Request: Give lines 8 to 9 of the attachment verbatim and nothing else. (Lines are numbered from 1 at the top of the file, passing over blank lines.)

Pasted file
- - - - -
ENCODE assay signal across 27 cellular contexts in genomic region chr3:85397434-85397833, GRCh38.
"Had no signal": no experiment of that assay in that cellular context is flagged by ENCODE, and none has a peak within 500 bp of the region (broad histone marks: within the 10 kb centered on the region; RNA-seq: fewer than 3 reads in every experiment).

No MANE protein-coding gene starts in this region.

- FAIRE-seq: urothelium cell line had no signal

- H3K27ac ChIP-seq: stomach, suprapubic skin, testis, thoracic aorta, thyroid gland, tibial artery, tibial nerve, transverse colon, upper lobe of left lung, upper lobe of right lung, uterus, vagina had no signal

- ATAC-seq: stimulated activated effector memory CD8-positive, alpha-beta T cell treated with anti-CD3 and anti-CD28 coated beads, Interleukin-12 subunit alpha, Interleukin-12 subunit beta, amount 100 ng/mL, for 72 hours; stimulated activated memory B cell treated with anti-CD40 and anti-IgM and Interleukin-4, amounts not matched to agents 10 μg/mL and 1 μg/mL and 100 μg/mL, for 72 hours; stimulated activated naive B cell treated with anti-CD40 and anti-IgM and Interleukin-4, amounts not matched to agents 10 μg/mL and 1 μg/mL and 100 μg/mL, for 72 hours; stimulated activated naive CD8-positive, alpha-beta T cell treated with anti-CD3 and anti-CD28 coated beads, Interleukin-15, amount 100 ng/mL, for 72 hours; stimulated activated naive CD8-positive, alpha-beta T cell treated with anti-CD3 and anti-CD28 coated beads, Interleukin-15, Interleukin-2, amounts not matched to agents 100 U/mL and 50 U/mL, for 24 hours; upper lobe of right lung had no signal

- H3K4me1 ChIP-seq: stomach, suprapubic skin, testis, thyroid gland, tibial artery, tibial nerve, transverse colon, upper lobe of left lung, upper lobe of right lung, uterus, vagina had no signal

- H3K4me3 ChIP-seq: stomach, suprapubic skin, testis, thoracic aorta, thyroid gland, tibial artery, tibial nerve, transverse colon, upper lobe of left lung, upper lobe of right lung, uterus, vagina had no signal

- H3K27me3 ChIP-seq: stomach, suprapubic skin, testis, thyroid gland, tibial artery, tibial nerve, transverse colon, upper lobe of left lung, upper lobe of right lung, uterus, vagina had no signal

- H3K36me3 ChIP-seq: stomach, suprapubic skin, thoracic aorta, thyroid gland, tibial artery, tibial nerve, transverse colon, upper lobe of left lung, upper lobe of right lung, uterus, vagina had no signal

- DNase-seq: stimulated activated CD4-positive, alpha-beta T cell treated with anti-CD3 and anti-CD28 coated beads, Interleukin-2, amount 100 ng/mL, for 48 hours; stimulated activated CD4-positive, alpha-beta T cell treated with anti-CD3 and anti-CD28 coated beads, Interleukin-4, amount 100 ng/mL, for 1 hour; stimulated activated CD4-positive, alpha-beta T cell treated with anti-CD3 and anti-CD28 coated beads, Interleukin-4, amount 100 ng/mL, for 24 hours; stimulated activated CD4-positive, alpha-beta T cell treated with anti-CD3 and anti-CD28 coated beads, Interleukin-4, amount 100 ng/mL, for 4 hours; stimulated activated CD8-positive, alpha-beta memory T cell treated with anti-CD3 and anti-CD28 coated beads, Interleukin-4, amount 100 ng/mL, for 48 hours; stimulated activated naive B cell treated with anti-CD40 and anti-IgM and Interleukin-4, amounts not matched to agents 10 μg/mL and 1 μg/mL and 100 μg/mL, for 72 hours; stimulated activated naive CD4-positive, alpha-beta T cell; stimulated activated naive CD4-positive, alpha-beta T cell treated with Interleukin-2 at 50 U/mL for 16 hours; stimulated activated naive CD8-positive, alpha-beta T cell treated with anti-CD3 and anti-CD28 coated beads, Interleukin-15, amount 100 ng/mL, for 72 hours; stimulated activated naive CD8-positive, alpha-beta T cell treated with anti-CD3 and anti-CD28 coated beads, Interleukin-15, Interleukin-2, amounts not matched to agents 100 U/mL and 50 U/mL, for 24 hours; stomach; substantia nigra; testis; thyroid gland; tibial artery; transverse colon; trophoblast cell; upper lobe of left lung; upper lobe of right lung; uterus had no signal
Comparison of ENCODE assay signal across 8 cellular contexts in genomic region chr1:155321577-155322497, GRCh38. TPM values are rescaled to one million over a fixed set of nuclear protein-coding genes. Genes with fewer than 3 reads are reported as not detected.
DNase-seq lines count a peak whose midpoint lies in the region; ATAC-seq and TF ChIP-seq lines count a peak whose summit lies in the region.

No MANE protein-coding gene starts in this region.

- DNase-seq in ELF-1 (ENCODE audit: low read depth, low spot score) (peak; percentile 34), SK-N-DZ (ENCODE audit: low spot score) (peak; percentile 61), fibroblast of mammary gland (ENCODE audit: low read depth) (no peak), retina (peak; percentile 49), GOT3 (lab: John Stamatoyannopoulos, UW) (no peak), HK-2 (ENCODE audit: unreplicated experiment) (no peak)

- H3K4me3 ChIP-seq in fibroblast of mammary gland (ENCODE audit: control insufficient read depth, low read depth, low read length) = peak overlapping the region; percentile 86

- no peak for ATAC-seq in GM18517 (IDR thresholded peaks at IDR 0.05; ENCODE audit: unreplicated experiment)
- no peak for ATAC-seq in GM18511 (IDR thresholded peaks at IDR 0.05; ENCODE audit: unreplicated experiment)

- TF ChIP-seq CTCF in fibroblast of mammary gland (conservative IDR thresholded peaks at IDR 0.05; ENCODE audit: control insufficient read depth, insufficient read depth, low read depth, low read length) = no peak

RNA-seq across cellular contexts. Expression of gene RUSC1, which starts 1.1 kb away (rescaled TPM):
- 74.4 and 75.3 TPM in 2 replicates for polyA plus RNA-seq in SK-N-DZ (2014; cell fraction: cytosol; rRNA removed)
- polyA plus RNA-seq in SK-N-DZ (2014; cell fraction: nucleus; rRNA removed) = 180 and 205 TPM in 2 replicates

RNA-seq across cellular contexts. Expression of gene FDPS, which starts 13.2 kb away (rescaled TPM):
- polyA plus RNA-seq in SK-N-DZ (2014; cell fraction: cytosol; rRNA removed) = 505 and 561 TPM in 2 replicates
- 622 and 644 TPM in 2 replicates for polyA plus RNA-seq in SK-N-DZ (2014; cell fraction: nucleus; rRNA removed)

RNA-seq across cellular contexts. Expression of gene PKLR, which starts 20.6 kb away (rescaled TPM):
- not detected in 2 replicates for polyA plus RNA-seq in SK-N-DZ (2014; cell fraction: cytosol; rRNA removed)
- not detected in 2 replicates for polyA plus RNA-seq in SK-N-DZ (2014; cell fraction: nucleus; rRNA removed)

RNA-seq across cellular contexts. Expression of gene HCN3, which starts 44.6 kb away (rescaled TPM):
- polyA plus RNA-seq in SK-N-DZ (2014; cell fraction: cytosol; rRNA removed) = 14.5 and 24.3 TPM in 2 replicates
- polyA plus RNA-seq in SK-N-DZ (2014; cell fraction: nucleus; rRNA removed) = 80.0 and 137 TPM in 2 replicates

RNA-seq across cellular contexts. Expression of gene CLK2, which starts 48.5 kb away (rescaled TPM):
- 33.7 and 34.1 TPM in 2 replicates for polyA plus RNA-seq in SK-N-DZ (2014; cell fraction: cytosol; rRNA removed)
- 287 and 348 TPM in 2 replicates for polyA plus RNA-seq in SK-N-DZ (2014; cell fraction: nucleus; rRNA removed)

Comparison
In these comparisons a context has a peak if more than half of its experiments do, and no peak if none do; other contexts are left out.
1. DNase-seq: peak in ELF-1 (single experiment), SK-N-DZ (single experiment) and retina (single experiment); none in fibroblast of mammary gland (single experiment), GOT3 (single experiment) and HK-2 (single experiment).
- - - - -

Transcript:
- H3K4me3 ChIP-seq: stomach, suprapubic skin, testis, thoracic aorta, thyroid gland, tibial artery, tibial nerve, transverse colon, upper lobe of left lung, upper lobe of right lung, uterus, vagina had no signal

- H3K27me3 ChIP-seq: stomach, suprapubic skin, testis, thyroid gland, tibial artery, tibial nerve, transverse colon, upper lobe of left lung, upper lobe of right lung, uterus, vagina had no signal